How Virus Surveillance And Civil Liberties Could Collide

Imagine your phone buzzing with an alert: Someone who passed you at the grocery store has tested positive for COVID-19. Based on location data transmitted through a smart phone app, authorities believe the stranger exposed you to the coronavirus. You might be infected.

The alert directs you to self-quarantine for 14 days to prevent further spread of the deadly disease. In the app, a map of color-coded dots displays the population of your home town. You notice the dot associated with you, previously green, has turned to yellow — now everyone else with the app knows you could be dangerous.

In South Korea, the movements people made before being infected are published online by the government. Private developers have mapped the information onto websites that use color-coding to show how recently infected persons visited a specific location. (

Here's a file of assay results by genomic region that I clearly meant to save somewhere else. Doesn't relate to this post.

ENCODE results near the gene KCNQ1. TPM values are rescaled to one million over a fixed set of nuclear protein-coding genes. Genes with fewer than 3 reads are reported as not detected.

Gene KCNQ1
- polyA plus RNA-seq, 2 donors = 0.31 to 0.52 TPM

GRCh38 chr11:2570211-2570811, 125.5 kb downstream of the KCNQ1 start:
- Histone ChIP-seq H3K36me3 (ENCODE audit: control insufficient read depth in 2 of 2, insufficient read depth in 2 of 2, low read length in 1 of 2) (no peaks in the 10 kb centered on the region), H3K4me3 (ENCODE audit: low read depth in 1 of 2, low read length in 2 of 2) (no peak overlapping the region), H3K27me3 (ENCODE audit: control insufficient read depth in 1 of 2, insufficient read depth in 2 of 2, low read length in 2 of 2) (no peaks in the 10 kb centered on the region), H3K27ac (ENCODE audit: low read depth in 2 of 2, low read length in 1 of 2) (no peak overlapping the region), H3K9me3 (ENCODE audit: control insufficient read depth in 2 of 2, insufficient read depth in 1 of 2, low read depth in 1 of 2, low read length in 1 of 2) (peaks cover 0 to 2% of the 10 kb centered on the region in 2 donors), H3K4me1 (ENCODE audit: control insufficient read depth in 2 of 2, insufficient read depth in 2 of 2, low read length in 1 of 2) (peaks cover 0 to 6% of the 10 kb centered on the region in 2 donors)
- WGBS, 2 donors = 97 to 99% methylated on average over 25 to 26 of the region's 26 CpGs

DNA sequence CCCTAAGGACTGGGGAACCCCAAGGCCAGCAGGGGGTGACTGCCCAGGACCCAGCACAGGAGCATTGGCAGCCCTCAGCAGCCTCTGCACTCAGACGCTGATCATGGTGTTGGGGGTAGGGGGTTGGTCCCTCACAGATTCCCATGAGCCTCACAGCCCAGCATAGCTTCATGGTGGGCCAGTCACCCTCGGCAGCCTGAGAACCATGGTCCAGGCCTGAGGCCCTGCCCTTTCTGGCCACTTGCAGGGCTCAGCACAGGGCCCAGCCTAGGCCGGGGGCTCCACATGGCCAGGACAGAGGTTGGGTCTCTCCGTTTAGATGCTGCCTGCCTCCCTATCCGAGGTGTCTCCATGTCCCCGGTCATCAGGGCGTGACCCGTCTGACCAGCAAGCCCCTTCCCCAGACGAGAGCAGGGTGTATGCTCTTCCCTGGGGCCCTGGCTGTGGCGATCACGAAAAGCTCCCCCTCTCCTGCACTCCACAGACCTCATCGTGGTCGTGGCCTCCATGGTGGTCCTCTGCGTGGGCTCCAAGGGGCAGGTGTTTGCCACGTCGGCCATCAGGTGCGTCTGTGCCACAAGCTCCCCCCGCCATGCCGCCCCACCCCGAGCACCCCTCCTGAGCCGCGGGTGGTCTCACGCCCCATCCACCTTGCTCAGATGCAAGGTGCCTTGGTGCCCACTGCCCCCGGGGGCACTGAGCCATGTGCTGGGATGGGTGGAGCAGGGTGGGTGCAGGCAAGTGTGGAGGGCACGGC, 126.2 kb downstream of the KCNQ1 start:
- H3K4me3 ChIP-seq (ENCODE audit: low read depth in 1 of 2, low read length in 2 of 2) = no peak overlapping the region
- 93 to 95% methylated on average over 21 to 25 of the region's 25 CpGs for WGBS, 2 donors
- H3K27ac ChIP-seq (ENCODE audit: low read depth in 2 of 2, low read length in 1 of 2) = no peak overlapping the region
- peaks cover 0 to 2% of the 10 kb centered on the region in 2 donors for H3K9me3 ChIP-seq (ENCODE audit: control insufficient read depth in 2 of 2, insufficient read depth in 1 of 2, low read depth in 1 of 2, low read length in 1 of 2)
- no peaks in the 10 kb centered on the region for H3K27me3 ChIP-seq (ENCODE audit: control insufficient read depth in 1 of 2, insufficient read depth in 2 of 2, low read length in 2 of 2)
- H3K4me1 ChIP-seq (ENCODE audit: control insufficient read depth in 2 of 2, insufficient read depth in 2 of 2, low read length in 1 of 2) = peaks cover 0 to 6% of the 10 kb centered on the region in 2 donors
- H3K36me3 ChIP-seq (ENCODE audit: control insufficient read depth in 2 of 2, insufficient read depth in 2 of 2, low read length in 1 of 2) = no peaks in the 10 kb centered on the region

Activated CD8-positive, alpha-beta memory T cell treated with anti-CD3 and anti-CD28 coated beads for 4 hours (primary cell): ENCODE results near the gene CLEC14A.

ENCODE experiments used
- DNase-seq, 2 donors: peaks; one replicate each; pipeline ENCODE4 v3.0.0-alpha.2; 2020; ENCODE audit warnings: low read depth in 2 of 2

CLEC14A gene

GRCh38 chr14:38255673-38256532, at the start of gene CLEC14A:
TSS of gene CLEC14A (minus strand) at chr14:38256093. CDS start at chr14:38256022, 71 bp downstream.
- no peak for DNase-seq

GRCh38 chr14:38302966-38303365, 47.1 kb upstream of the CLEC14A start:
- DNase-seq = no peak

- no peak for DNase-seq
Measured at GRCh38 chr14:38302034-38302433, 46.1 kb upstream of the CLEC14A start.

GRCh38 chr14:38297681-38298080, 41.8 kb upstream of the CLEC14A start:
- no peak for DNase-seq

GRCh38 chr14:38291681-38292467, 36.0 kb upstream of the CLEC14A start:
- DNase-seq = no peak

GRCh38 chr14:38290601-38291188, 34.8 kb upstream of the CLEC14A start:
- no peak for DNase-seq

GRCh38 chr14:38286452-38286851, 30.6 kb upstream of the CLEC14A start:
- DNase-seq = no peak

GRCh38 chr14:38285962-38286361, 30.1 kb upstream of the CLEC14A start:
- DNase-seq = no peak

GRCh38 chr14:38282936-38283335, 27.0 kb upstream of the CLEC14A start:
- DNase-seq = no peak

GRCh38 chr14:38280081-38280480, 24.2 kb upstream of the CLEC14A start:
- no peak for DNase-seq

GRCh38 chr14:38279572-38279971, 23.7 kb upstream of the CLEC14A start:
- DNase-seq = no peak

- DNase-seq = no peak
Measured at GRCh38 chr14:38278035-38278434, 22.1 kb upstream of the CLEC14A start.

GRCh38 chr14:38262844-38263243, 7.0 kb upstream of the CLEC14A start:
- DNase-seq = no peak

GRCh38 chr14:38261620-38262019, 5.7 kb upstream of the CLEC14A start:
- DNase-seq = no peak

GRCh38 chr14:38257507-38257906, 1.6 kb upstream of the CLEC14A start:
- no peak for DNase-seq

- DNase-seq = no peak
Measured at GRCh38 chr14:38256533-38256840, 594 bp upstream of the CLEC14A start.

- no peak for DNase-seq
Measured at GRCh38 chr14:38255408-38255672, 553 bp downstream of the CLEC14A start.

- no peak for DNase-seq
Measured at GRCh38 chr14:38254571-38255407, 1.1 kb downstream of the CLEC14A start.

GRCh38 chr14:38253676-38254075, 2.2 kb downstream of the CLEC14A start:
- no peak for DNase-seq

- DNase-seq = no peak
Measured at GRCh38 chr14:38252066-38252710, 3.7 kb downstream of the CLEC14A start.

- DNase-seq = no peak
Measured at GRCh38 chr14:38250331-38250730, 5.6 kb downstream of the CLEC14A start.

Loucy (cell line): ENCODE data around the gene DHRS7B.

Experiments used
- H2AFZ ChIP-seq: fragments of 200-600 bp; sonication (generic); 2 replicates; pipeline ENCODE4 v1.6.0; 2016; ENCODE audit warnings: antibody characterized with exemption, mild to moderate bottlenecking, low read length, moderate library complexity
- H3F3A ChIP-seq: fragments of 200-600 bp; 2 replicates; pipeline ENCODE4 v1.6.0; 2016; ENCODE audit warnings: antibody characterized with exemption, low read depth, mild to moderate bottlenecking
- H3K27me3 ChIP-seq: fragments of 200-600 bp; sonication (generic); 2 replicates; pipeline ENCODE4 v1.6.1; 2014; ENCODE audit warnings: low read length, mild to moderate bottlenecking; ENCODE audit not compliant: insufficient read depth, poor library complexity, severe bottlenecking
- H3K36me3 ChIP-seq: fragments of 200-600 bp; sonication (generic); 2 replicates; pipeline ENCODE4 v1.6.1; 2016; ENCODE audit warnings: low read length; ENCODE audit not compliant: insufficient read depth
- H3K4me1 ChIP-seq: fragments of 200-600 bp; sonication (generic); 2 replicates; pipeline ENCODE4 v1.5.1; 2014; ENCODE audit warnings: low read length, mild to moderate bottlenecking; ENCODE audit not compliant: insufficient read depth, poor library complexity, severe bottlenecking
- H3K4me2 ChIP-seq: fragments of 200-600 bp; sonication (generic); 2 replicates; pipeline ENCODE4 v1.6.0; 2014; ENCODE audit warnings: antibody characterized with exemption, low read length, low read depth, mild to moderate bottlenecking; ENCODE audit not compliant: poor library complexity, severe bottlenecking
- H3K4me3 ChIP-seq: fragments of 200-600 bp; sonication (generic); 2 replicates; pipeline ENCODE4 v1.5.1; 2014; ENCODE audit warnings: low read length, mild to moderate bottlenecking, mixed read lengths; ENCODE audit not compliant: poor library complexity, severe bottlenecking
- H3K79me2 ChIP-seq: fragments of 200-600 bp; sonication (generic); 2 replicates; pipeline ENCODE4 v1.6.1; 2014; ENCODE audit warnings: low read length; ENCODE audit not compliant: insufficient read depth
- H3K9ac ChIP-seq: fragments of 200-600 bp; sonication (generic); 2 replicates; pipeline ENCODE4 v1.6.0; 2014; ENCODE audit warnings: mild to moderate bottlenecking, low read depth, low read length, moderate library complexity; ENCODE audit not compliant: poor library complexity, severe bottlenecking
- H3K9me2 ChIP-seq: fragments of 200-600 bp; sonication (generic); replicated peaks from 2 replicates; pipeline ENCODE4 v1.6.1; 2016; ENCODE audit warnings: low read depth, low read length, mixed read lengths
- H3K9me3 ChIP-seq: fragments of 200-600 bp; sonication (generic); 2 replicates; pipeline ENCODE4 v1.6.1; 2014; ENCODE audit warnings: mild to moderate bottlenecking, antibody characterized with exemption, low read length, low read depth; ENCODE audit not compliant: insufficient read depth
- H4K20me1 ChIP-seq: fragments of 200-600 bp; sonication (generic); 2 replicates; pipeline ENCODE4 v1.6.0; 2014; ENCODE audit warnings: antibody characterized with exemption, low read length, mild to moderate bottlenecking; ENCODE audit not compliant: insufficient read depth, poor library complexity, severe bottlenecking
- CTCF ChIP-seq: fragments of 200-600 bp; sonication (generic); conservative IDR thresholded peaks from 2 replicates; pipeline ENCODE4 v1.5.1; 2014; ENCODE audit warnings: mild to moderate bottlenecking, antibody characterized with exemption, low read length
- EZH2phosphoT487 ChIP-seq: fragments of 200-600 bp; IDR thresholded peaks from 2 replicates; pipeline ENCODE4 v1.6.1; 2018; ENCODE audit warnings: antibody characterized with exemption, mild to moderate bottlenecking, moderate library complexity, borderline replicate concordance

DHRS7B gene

Whether the scenario sounds Orwellian or absolutely necessary could depend on your answer to a rhetorical question Dr. Anthony Fauci, director of the National Institute of Allergy and Infectious Diseases, recently posed during a live Snapchat interview.

“Do you give up a little liberty to get a little protection?” he said.